An Improved Method for the Sensitive Detection of Shiga Toxin 2 in Human Serum
Western Regional Research Center, U.S. Department of Agriculture, Agricultural Research Service, 800 Buchanan Street, Albany, CA 94710, USA
Center for HUS Control, Prevention and Management, Fondazione IRCCS Ca’Granda Ospedale Maggiore Policlinico, Via Commenda 9, 20122 Milano, Italy
Department of Experimental, Diagnostic and Specialty Medicine, University of Bologna, Via San Giacomo 14, 40126 Bologna, Italy
Authors to whom correspondence should be addressed.
Toxins 2018, 10(2), 59; https://doi.org/10.3390/toxins10020059
Received: 18 November 2017 / Revised: 12 January 2018 / Accepted: 29 January 2018 / Published: 31 January 2018
(This article belongs to the Collection Rapid Detection of Bacterial Toxins)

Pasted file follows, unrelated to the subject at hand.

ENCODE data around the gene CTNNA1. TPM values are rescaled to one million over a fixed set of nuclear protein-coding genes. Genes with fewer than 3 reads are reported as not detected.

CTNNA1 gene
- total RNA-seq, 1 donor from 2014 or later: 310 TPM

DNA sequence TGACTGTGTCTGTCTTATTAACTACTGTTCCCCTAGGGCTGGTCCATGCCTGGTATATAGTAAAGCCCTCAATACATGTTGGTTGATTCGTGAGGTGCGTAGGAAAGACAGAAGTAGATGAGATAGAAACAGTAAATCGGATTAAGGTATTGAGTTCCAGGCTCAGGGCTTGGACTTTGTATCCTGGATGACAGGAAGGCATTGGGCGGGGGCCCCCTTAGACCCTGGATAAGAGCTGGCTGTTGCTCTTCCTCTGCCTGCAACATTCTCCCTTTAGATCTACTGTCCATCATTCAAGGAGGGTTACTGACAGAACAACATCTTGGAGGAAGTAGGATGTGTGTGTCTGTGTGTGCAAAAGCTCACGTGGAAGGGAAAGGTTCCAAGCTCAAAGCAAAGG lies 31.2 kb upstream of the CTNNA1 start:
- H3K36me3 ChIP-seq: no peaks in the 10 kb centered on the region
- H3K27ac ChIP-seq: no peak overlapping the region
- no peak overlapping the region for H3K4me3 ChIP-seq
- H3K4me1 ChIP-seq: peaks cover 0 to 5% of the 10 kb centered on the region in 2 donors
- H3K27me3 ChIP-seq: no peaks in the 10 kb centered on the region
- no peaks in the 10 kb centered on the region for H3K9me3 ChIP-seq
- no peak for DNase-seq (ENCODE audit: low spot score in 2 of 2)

Shiga toxins (Stx) released by Stx-producing E. coli (STEC) are virulence factors that are most closely associated with hemolytic uremic syndrome (HUS), a life-threatening complication of intestinal infections by STEC. Stx have to enter into the circulatory system before they are delivered to target organs and cause damage. The presence of Stx in sera could be a risk indicator for HUS development. However, the detection of Stx, particularly Stx2, has been difficult due to the presence of Stx2-binding components in human serum. Here, we report new ELISA-based methods for the detection of Stx1 and Stx2 in human serum and the effect of guanidinium chloride on enhancing the sensitivity for the detection of Stx2. The recovery rate for Stx2 was 62% when Stx2-spiked serum samples were treated with guanidinium chloride at a concentration of 200 mM, in contrast to 17% without guanidinium chloride treatment. The effectiveness of guanidinium chloride treatment for the detection of Stx2 in human serum was validated using sera from STEC-infected patients. Coimmunoprecipitation results indicated a specific physical interaction between Stx2 and the human serum amyloid P component (HuSAP) in human serum samples. Our in vitro study demonstrated that the inhibition from HuSAP alone for the detection of Stx2 was only 20%, much less than 69.6% from human serum at Stx2 level 10 ng/mL, suggesting that there may be other factors that bind Stx2 in human serum. This study indicates that treatment of serum samples with guanidinium chloride may be useful for the early and sensitive detection of Stx2 in sera of STEC-infected patients, so preventive measures can be adopted in a timely manner.